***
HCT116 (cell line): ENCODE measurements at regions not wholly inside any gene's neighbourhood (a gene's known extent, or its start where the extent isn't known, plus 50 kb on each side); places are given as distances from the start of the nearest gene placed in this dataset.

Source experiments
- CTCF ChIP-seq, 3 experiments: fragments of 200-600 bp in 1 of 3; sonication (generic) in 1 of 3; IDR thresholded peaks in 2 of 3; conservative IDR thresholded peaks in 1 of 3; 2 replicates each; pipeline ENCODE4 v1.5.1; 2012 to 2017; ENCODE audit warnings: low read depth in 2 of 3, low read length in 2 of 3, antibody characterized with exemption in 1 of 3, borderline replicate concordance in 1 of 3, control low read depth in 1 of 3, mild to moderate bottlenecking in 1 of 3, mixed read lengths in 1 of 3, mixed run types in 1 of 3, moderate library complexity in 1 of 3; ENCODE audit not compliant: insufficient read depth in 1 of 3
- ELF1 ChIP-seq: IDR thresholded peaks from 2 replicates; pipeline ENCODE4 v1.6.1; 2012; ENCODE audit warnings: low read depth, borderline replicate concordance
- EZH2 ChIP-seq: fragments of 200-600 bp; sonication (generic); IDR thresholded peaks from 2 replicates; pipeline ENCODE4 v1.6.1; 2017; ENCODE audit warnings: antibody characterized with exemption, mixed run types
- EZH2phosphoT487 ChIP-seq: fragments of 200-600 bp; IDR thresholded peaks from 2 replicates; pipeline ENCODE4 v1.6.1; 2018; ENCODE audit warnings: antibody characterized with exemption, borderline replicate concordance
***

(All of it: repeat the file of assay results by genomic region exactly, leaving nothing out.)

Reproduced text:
HCT116 (cell line): ENCODE measurements at regions not wholly inside any gene's neighbourhood (a gene's known extent, or its start where the extent isn't known, plus 50 kb on each side); places are given as distances from the start of the nearest gene placed in this dataset.

Source experiments
- CTCF ChIP-seq, 3 experiments: fragments of 200-600 bp in 1 of 3; sonication (generic) in 1 of 3; IDR thresholded peaks in 2 of 3; conservative IDR thresholded peaks in 1 of 3; 2 replicates each; pipeline ENCODE4 v1.5.1; 2012 to 2017; ENCODE audit warnings: low read depth in 2 of 3, low read length in 2 of 3, antibody characterized with exemption in 1 of 3, borderline replicate concordance in 1 of 3, control low read depth in 1 of 3, mild to moderate bottlenecking in 1 of 3, mixed read lengths in 1 of 3, mixed run types in 1 of 3, moderate library complexity in 1 of 3; ENCODE audit not compliant: insufficient read depth in 1 of 3
- ELF1 ChIP-seq: IDR thresholded peaks from 2 replicates; pipeline ENCODE4 v1.6.1; 2012; ENCODE audit warnings: low read depth, borderline replicate concordance
- EZH2 ChIP-seq: fragments of 200-600 bp; sonication (generic); IDR thresholded peaks from 2 replicates; pipeline ENCODE4 v1.6.1; 2017; ENCODE audit warnings: antibody characterized with exemption, mixed run types
- EZH2phosphoT487 ChIP-seq: fragments of 200-600 bp; IDR thresholded peaks from 2 replicates; pipeline ENCODE4 v1.6.1; 2018; ENCODE audit warnings: antibody characterized with exemption, borderline replicate concordance